"Being a statistician means never having to say you’re certain."
A few on the cutting edge of economics may soon address basic statistics, on both the demand side and the supply side. New outfits have sprung up capable of ferreting out a figure for the worth of Earth in America. Plus, some new organizations may demand a grand total of the value of land, resources, and privileges. So what if the bigs have not yet come through. These littles could fill the breach.
Not that we should give up on the bigs, even though the official sources of statistics have not made basic research any easier, and the entrepreneurial sources have not made their statistics any cheaper. But at both places their personnel is constantly changing, so their degree of cooperation is constantly in flux. Perhaps some competition from the littles may nudge them in the right direction.
A few big name economists are not alone in criticizing official statistics and demanding better numbers (Ch 17). To meet the need for accuracy and relevancy, already lesser known, specialized organizations churn out stats and make the data available to inquiring minds. Given their self-described willingness to think outside the box, might such entities calculate the economic surplus the presence of society generates?
Here are the Top Ten groups that supply relevant statistics, stats that you can not easily find elsewhere, who may find intriguing the challenge to measure how much we spend on the nature we use:
(1) Geodemographics Knowledge Base (GKB) is a comprehensive directory of hand-selected websites for people interested in the application of geodemographics and geo-spatial analysis. Sounds so close to geonomics, could work.
(2) Statista’s team of trained specialists analyze, audit, and update each of their statistics frequently. They attend to detail and adhere to academic archetypes and guarantee keeping to high standards. They claim to be fully equipped to meet the needs and expectations of their users. Of us, too?
(3) Zero Hedge takes its name from the quip by Keynes who said in the long term, survival drops to zero, so don’t hedge your bets on your lifespan. Their mission:
• widen the scope of financial, economic and political information available to the professional investing public;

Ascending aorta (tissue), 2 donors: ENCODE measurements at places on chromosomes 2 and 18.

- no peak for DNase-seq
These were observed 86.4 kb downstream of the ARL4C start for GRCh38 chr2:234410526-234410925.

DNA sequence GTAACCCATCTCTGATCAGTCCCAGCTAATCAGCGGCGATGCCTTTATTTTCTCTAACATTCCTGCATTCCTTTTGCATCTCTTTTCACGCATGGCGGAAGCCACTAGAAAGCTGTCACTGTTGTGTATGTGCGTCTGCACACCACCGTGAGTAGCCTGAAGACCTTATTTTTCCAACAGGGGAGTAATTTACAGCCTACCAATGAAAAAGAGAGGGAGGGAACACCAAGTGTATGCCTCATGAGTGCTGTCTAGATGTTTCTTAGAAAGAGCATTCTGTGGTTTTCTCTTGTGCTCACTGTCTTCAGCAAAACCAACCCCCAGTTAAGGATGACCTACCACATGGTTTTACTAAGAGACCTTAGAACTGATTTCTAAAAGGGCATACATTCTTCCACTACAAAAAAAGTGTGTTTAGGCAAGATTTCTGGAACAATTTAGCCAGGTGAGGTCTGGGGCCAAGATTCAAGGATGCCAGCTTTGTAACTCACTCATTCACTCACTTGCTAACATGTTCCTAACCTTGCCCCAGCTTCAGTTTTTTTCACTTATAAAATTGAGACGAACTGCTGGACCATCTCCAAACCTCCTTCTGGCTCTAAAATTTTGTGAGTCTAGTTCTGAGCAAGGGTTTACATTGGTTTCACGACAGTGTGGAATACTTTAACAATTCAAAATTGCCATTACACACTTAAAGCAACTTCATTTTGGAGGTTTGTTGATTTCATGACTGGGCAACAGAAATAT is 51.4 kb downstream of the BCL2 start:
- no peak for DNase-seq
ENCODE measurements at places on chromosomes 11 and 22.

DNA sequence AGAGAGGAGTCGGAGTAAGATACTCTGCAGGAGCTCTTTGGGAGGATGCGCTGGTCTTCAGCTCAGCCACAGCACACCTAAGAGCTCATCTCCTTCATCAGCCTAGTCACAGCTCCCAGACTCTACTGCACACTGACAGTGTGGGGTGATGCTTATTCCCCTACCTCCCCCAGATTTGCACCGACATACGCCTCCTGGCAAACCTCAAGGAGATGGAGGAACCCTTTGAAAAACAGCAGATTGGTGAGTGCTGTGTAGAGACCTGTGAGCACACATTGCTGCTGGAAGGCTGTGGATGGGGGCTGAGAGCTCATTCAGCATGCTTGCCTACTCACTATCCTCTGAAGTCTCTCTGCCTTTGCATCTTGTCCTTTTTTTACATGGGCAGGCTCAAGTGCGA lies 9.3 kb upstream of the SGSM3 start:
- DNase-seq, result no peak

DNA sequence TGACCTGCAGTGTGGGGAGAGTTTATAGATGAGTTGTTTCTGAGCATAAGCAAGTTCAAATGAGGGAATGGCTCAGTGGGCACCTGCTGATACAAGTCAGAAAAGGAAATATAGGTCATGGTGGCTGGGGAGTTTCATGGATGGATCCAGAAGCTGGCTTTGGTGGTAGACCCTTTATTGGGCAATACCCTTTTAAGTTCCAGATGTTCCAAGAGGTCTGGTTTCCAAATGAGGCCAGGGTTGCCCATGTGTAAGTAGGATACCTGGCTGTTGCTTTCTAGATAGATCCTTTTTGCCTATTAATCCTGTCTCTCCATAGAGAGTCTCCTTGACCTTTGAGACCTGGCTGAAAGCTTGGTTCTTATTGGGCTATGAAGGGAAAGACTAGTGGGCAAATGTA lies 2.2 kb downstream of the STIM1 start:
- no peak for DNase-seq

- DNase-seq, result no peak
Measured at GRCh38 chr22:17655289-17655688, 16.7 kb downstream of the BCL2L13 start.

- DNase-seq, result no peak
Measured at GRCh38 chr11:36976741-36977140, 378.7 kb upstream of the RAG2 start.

• liberate oppressed knowledge;
• provide analysis uninhibited by political constraint; and
• facilitate information's unending quest for freedom.
Pretty impressive, eh? The next, a UK variant, looks promising, too…
(4) New Economics Foundation (NEF) is the UK's leading think tank whose mission is to kick-start the move to a new economy through big ideas and fresh thinking. They do this through:
* high quality, ground-breaking research that shows what is wrong with the current economy and how it can be made better,
* demonstrating the power of fresh ideas by putting them into action, and
* working with other organizations worldwide to build a movement for economic change.
(5) The Centre for Research on Globalization (CRG) is an independent research and media organization. The Centre acts as a think tank on crucial economic and geopolitical issues. Its articles, commentary, background research and analysis focus on social, economic, strategic, and environmental issues.
(6) The Washington Post has its Wonks blog which focuses on the economy among other subjects. Writers there break down issues and make their arguments with statistics. They explore issues in depth; one of them even writes about land topics.
(7) Shadow Government Statistics (“Shadow Stats”) by John Williams offers analysis behind and beyond government economic reporting. Despite Williams coming from the mainstream, there are an awful lot of mainstream articles criticizing him. That actually could signify that he’s telling the harsh truth that the powers-that-be don’t want the public to hear. May he go broad and deep and tackle the worth of Earth.
(8) Washington DC’s first progressive multi-issue think tank, the Institute for Policy Studies (IPS), has served as a policy and research resource for visionary social justice movements for over four decades. Barbara Ehrenreich, author of Nickel and Dimed (2001), who describes herself as "a myth buster by trade”, once worked there.